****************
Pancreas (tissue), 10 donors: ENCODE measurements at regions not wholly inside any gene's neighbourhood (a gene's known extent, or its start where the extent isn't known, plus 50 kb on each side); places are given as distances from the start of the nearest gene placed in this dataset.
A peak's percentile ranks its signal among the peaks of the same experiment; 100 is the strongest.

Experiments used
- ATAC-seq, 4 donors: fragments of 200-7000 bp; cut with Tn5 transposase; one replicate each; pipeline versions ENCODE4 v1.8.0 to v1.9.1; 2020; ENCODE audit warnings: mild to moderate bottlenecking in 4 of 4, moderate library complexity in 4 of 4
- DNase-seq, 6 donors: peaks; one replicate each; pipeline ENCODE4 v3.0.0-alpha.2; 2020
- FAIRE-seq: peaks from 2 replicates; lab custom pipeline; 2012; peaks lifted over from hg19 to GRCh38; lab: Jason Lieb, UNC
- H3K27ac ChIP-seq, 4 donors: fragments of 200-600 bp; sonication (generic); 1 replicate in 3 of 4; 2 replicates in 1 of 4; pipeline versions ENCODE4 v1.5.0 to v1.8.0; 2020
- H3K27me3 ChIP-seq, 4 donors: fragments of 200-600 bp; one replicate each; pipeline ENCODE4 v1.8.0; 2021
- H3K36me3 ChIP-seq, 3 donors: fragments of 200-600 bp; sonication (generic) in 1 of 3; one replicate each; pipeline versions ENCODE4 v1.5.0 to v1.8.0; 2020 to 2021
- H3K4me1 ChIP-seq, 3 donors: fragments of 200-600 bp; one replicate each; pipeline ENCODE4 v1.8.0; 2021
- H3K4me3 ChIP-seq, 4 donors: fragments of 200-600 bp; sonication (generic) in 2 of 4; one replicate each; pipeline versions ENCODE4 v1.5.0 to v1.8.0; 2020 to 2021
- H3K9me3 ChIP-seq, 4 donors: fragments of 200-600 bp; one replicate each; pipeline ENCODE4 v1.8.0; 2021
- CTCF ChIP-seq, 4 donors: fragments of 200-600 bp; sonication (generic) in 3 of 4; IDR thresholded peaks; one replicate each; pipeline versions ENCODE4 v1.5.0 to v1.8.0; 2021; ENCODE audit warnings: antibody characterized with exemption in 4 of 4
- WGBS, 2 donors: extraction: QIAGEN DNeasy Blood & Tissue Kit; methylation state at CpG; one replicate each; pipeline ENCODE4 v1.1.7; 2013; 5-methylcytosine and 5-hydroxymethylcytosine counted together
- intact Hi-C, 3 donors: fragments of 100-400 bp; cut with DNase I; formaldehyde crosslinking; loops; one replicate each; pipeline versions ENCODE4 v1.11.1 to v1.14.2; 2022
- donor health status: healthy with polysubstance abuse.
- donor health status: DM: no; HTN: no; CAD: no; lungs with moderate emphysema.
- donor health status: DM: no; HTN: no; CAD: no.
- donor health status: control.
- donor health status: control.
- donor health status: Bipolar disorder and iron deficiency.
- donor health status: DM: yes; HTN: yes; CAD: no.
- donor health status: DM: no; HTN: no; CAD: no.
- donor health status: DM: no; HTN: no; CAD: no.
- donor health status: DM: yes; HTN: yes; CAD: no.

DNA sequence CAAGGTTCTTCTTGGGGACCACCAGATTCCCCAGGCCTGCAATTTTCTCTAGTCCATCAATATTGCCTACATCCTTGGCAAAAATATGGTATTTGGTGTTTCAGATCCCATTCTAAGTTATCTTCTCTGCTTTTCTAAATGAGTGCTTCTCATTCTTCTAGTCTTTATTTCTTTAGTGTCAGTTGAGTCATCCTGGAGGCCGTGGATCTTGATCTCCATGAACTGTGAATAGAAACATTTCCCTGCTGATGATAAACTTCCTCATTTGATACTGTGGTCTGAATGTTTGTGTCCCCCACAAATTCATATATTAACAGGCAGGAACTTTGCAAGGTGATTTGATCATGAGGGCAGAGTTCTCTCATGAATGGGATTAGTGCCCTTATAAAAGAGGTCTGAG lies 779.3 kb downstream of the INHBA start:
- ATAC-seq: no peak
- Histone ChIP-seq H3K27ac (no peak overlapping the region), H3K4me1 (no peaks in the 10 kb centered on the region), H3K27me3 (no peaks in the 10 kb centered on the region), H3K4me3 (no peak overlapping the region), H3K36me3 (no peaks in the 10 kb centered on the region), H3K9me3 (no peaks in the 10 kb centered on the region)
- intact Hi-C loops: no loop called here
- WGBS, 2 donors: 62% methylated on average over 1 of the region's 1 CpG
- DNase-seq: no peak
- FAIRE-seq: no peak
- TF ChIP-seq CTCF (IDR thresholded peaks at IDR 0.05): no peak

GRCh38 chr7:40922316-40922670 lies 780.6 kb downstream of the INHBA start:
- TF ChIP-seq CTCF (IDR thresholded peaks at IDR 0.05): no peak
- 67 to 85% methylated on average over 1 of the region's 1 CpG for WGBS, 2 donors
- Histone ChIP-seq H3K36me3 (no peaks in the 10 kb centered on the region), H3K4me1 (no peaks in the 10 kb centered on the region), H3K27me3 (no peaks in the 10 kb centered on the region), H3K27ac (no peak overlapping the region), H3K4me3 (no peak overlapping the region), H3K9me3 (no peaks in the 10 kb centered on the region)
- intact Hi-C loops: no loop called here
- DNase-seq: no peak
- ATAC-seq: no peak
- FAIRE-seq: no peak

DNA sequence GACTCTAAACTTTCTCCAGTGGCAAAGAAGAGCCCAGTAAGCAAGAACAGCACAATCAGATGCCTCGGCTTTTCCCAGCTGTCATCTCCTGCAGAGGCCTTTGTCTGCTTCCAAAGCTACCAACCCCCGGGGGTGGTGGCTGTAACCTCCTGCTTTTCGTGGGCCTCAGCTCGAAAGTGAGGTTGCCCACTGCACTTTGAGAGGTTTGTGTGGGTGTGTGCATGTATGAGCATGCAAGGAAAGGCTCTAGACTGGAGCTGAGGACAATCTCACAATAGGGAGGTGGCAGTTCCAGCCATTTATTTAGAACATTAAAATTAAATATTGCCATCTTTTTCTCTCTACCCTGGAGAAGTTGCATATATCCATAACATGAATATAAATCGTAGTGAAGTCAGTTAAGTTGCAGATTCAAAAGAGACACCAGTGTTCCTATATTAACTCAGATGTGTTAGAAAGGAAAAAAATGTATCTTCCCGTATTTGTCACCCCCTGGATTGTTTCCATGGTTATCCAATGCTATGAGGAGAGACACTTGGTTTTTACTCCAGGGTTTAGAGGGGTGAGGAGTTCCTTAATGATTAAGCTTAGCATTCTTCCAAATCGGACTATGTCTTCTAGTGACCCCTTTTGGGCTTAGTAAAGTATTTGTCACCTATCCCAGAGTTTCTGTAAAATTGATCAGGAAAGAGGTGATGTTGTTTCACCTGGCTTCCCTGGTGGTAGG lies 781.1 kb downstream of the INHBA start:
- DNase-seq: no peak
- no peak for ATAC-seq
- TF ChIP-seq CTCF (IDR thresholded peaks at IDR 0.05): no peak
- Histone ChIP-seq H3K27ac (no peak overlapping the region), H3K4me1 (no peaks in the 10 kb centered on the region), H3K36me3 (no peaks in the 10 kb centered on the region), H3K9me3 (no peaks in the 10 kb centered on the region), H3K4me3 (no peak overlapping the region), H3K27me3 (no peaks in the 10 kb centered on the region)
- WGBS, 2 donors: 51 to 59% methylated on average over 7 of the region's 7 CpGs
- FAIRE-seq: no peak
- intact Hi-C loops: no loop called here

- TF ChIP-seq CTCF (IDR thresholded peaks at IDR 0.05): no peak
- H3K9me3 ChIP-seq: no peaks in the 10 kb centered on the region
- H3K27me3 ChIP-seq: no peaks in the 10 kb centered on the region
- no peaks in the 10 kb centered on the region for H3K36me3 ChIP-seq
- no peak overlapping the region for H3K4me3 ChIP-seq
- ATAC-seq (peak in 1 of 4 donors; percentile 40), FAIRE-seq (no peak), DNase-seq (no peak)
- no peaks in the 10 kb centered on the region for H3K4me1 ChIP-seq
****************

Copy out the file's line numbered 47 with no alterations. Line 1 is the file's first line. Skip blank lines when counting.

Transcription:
- WGBS, 2 donors: 51 to 59% methylated on average over 7 of the region's 7 CpGs